I would like to say a big thank you to Facebook. The other day it thought it would be nice to remind me of a photo I took at university, something I still think of as being not that long ago, But no, Facebook had other ideas, and
helpfully depressingly reminded me that it was in fact five years ago. The photo is from my lab in my final year. I was working on a project around home automation, so I had lots of fancy electronics kit, a couple of computers and a whole bunch of time on my hands. It also meant I could say why not reinvent the wheel, perhaps I can make it better? Around the time this photo was taken, my modus operandi for anything technical was start with the biggest and best, then work backwards until it fits a budget.
In the years that followed this photo, I’ve worked on a number of project. This has included refurbishing a shop, installing CCTV and a network in another shop, installing a network at his home, and moving over to Cisco routers. In the last year though something interesting has happened. Technology has stopped being fun, now it’s just a tool. A network and the computers on it are just a means to an end, which at its simplest is to make money. What happened? How did I go from loving to mess around with technology to thinking of it as a mere tool in a couple of years?
The more things change, the more they stay the same
Once upon a time, a new Intel processor was a big deal. As a kid I remember moving from a 66MHz 80486 to a 233MHz Pentium II, through a Pentium 3 and a Pentium 4M in a laptop. There were a couple of AMD chips and finally the Intel Core2 Duo and a Core2 Quad. Over any four year period, the performance increase was spectacular. Then we entered the “modern era” of Intel processors with the 2000 series, leading to the recently released 6000 series. Compare an i7 2600K which was the best mainstream desktop processor you could buy in 2011, and the i7 6700K which is the best you can buy today. The difference – measured in percentages rather than multiples.
This means that there is no point in building new computers. Where as once I would have specified a new computer with the best processor the budget would allow, now it’s about what gives the best performance per watt of power. It’s also why my personal machine has a Pentium K (G3258) which performs about the same as my old Core2 Quad for a fraction of the power. Just as a builder won’t replace a tool until it wears out or something comes along that’s demonstrably better, it also explains why the trade press is constantly bemoaning the fact businesses just aren’t buying new computers. Why turn around your hardware every three to five years when what the replacement will be no better?
Once is interesting, twice is easy, but three times is boring
If you haven’t built a desktop computer before, I really recommend that you try it. The first time you build a computer, you’ll enjoy the challenge – selecting and assembling the components to get a system that does exactly what you want. The next couple of times you build a system are easy, you know what components work, and you know how to get a system within budget. Assembly is quick and easy too. As the computer has moved from being a specialist item into a general tool the challenge of assembling one has been reduced to trivial levels. If I’m not concerned about quality, I could put a basic PC together in 20-30 minutes – everything is now plug and play.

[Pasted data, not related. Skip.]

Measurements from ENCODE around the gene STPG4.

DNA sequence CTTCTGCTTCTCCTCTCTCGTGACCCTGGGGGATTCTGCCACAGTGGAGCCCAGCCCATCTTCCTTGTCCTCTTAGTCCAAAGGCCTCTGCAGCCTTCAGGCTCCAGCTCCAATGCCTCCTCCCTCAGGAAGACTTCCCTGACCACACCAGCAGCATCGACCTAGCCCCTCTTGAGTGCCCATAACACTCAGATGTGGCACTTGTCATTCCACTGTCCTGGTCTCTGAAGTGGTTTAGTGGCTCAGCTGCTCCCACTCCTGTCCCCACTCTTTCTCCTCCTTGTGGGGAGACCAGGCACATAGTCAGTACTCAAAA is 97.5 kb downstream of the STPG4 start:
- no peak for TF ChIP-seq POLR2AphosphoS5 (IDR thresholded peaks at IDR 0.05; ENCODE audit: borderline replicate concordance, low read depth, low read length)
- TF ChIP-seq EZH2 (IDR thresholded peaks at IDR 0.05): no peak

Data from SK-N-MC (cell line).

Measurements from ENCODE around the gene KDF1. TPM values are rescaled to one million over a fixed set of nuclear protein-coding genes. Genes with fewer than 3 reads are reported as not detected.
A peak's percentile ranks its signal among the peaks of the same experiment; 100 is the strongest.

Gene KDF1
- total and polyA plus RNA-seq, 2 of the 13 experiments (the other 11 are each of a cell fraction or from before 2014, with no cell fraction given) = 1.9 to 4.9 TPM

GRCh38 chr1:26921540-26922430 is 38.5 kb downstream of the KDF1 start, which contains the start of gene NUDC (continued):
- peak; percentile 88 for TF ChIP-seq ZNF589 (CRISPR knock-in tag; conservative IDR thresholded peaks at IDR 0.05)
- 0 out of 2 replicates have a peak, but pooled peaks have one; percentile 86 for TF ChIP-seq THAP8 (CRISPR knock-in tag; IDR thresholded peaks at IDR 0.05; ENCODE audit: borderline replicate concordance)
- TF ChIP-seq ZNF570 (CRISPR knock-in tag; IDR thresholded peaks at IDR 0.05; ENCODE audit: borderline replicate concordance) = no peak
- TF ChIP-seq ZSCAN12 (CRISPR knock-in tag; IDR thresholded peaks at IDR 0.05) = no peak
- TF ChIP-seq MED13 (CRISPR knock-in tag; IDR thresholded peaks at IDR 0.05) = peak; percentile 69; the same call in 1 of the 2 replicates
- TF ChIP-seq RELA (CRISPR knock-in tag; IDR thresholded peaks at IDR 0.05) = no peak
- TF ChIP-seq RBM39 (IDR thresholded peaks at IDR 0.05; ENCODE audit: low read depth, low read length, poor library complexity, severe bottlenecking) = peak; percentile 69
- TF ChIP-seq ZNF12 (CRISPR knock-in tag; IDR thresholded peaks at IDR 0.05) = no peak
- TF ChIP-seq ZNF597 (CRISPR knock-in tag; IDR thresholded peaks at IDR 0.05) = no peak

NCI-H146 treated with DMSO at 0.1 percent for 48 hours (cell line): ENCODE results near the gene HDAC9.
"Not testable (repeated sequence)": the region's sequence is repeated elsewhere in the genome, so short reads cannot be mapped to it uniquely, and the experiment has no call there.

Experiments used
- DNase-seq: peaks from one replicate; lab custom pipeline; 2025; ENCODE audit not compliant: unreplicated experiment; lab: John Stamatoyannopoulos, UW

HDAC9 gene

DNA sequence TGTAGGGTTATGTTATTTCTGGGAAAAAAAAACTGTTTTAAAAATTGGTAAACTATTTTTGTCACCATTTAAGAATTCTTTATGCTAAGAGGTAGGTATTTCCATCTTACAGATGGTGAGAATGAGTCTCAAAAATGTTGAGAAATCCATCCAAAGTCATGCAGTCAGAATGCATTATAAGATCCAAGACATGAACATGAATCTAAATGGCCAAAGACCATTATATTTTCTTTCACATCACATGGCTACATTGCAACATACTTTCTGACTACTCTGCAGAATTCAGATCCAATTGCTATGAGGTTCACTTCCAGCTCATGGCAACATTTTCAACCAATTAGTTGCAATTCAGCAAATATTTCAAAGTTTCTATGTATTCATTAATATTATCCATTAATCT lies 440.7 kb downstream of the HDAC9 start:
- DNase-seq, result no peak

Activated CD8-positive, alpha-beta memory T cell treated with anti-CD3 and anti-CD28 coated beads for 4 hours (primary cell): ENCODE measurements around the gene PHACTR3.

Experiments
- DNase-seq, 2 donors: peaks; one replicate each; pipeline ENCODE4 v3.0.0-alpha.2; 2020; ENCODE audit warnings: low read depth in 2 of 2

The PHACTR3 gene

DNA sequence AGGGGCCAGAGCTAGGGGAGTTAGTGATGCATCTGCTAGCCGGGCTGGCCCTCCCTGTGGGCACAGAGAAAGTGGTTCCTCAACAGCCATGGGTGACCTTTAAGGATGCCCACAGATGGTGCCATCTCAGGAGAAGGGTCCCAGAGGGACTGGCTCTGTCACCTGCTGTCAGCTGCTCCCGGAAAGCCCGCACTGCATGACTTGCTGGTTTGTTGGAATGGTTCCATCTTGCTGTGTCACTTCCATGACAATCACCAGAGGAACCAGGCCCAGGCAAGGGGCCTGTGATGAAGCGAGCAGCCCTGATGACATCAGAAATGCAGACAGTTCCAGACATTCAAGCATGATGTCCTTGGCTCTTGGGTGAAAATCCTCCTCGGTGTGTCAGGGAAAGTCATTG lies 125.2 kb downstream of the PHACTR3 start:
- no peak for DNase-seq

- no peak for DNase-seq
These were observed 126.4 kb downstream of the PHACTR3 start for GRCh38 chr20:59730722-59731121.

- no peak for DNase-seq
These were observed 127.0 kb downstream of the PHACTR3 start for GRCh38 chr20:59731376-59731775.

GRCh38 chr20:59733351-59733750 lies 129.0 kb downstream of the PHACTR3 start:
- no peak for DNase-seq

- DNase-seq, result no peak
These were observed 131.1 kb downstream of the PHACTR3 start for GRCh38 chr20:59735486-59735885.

What this means though, is once you’ve built a computer or five, the challenge has gone. It becomes a type B job and therefore boring. The fact that modern PCs are designed to be plug and play means that when it fails to function as expected, there’s often little you can do about it. A week ago I found myself having this very discussion. A friend was upgrading an Asus H81 motherboard from a Pentium G3220 to a G3258, but it wouldn’t start. The resolution was to switch the processor back and flash a new UEFI, something he couldn’t do from Windows 10 because Asus don’t really write software for Windows 10. So what he had to do at this point is install Windows 7 to a new SSD and then use this to update the UEFI, before switching the processor back. That’s not fun, that’s not interesting. That’s a pain in the backside.Writing for my website is fun, but having to wrestle with my CMS tool to do it – I’d rather use WordPress
The tool itself is not as useful as what you do with it
Does anybody care about Michelangelo’s paintbrushes? The paintbrush is the tool that made him a creative genius, but nobody remembers the tool, only what he did with it. I have a friend who is an FX Trader who simply said “I’m losing money when I’m messing around building computers”. He’d rather build something that just works than something that is cheap or does something clever. About 6 years ago, while I was working on a project at university, I was using a laptop running Linux. The owner of this machine told me that every time the kernel received an update, he’d have to recompile the drivers for the Wireless network card. This is an interesting academic exercise, not a practical tool.
So, what next?
Well, I’m still a technologist at heart, and while computers may not get me jumping up and down any more, they still interest me. I’ve been doing some work with the PFSense software defined router platform which is very interesting. I am working on a multi-wan network setup using it which will form the basis of a future article. As such, the future philosophy will be why build a tool when you can just buy one. If you can get something off the shelf, and it’s cost effective, then use it. The interesting bit is designing the systems and seeing them work.
Yes, the computer is now just a tool, and I’m not sad about it. As long as it’s good and it works… I’m too busy.